Much has been made of the dramatic impacts that China’s “National Sword” (preceded by the more modest “Green Fence”) has had on the international movements of recyclable materials.
Specifically, China’s decision to curtail the types of recyclable plastics it would accept has had a trinity of detrimental effects upon many developed world recycling markets:
- there has been a significant surplus of recyclables growing at collection points without a clear market;
- much of the content is either difficult to decontaminate or lacks the necessary recycling infrastructure to handle the material types; and
- there is a glut of resulting feedstock which has pushed the price down, financially impacting recyclers.
The long-term solution seems to involve merely moving the end-of-life materials to other countries, many also being in East Asia.
Basel Convention Re-emerges
The Basel Convention on the Control of Transboundary Movements of Hazardous Wastes and Their Disposal, or simply the Basel Convention, has long purported to ban the international movement of hazardous wastes – and by extension, hazardous recyclable materials.
After a number of years of international dispute over the scope and operational import of these bans, a “country-led initiative” appears finally positioned to soon obtain the requisite votes among the Convention parties to clarify and implement a meaningful set of rules banning the movement of these hazardous materials.
No Return to Government-run Recycling Programs
In many of the developed countries, landfill bans have become entrenched for many of the materials previously sent to China. Once Basel effectively closes the remaining developing world recycling markets for hazardous materials, a new strategy must emerge. In North America (somewhat unlike Europe), waste-to-energy has been politically fraught and, across the developed world, is now seen as acceptable for only a rapidly diminishing set of materials.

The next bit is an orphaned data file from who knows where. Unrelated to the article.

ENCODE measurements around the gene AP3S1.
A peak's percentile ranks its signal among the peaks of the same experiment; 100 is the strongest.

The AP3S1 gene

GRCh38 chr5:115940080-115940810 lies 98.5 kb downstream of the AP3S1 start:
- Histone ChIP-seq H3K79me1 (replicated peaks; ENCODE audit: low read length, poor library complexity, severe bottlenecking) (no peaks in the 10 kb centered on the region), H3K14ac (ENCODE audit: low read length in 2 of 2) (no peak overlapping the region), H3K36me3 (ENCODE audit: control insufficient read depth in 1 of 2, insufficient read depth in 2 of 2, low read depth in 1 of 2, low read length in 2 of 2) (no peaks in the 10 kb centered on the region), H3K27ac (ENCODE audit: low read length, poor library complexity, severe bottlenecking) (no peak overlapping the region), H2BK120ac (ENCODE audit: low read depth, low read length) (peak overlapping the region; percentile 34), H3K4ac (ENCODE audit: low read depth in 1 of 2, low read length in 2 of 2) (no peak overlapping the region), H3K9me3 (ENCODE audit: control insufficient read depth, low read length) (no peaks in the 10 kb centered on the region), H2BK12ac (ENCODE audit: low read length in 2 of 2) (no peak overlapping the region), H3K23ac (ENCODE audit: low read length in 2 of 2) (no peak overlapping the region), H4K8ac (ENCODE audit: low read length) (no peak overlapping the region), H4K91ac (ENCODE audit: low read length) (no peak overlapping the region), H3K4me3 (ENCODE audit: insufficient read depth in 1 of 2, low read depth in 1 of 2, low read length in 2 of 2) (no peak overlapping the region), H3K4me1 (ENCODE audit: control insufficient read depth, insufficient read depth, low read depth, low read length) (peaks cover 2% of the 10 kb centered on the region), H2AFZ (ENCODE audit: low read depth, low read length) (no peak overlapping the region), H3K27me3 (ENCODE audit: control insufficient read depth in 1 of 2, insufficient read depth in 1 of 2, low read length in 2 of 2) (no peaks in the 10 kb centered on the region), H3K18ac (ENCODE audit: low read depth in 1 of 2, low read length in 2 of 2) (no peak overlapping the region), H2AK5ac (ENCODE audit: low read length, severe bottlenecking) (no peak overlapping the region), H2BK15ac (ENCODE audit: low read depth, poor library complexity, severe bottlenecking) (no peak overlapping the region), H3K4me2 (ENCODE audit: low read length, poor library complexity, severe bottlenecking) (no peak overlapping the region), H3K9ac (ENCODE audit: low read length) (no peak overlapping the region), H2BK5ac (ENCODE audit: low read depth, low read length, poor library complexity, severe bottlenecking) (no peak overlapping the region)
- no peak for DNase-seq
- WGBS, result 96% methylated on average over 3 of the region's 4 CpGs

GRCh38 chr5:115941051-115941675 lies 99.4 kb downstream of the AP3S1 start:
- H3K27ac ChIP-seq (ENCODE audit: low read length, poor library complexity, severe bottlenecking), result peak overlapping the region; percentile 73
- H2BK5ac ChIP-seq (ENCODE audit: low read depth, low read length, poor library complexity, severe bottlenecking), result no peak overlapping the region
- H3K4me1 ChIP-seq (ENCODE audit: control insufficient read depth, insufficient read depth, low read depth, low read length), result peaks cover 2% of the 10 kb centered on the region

Further, there are simply no budgets in many of the developed countries to permit state parties to re-absorb the full financial costs of operating a comprehensive set of recycling programs which were quietly avoided through export to China.
Producer-driven Resource Recovery as Cost-avoidance
For many governments within the developed world, there is no appetite to directly incur the substantial costs associated with directly operating and/or managing their own recycling programs for the growing categories of materials now needing a new end-of-life solution. (National Sword has forced many a government admission that no other alternatives have been meaningfully developed).
Instead, National Sword and the looming Basel ban will serve as the impetus to impose these waste management costs directly upon the “producers” in the form of individual producer responsibility obligations to operate private reverse supply chains. Further, this cost transfer can be conveniently (if not conscientiously) done in the name of circular economy and producer sustainability.
Basel Convention and International Circular Economy Strategies?
The triggering of the Basel ban will, no doubt, be an impetus to clarify which materials would be caught by hazardous waste designations, consistent with emerging resource recovery standards. Producers across many industries will need to pay close attention to Basel as the decisions there will likely impact circular economy strategies, including international product design and content decisions.